The Beacon

"VEEP" Actor Reid Scott Joins Oceana in Panel Against Seismic Guns

A North Atlantic right whale and calf off Amelia Island, Florida. (Photo: FWC Fish and Wildlife Research Institute / Flickr Creative Commons)

Actor and ocean activist Reid Scott is joining Oceana in the fight against seismic airgun use off the Atlantic Coast. Scott, who is currently appearing in season three of HBO’s Emmy-winning comedy series “VEEP,” will be in Washington D.C. on May 29 to join a panel of experts urging Congress and the Obama administration to reconsider their planned use of seismic airguns. The panel includes Rep. Frank Pallone, Jr., Jacqueline Savitz of Oceana, Commissioner Emilie Swearingen from the Town of Kure Beach, and Dr. Douglas Nowack of Duke University Marine Laboratory.

Seismic airguns are used to locate oil and gas deposits deep below the ocean floor. If permitted in the Atlantic, they will impact surrounding waters from Delaware to Florida, an area twice the size of California. Seismic blasting poses a threat to fisheries, local economies, and marine animals like the critically endangered North Atlantic right whale.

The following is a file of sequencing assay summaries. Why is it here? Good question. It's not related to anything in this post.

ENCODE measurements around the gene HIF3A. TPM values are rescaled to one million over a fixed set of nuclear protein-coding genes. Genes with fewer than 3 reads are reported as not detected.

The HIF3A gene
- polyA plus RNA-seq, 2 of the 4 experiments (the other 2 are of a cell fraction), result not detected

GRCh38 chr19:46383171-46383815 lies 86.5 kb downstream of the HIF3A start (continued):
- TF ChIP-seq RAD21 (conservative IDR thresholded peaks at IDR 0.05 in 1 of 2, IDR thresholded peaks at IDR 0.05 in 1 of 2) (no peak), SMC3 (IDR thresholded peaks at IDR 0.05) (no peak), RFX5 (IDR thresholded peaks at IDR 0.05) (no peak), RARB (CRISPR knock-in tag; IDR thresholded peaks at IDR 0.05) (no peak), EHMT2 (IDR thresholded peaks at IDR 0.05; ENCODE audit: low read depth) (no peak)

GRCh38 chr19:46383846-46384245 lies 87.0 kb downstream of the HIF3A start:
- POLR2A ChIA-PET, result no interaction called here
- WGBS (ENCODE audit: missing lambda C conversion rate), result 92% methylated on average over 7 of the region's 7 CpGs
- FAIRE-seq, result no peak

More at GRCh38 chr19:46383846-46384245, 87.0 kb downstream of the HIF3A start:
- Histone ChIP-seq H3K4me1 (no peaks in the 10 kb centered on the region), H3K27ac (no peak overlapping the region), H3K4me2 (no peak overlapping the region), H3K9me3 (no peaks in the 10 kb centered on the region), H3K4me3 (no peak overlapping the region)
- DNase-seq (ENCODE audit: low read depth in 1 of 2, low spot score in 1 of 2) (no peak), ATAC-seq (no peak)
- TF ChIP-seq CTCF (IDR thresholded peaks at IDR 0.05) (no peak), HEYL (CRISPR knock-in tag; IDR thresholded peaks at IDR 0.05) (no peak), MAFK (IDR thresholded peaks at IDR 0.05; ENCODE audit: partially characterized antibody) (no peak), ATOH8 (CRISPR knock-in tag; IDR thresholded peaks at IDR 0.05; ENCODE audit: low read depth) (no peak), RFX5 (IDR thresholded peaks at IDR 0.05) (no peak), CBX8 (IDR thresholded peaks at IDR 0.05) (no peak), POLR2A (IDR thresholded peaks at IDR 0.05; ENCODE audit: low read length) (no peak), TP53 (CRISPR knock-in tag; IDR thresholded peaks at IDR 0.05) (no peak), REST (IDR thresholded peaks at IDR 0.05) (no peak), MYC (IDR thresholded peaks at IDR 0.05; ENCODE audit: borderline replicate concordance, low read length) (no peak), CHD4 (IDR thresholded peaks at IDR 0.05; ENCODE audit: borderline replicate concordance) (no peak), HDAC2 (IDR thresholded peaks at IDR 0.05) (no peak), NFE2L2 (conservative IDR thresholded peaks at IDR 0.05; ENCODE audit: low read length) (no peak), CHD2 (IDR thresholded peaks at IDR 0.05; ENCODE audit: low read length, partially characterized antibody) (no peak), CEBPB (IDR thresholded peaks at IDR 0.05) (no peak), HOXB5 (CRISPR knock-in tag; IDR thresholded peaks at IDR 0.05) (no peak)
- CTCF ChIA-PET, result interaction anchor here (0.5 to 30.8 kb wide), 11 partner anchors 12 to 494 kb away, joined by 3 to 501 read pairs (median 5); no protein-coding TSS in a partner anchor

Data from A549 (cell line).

Scott and the panel of experts are not alone in the fight against seismic airguns. On a local level, 14 coastal towns have recently passed resolutions opposing or voicing concern with the use of seismic airguns along the East Coast. An additional 78 local elected officials, over 160 conservation and animal welfare organizations, and groups like The Billfish Foundation and The International Game Fish Association have also joined the mounting opposition against their use. And on a federal level, the Mid-Atlantic Fishery Management Council, as well as more than 50 members of the U.S. Senate and House of Representatives, called on President Obama to stop the use of seismic airguns last year.

Oceana argues that the federal government has not developed adequate closure areas to protect the migratory corridor and nursery of the right whale from the harmful effects of seismic blasting. Additionally, the federal government has failed to explore safer alternative technologies, like marine vibroseis, which is quieter than seismic airguns and may be less harmful to marine animals. As part of our campaign, Oceana has delivered more than 100,000 petitions opposing seismic airguns to the director of the Bureau of Ocean Energy Management. You can learn more about our work here.

Oceana will be live-tweeting from the panel on Thursday, and stay tuned to our blog for post-event coverage throughout the week. 


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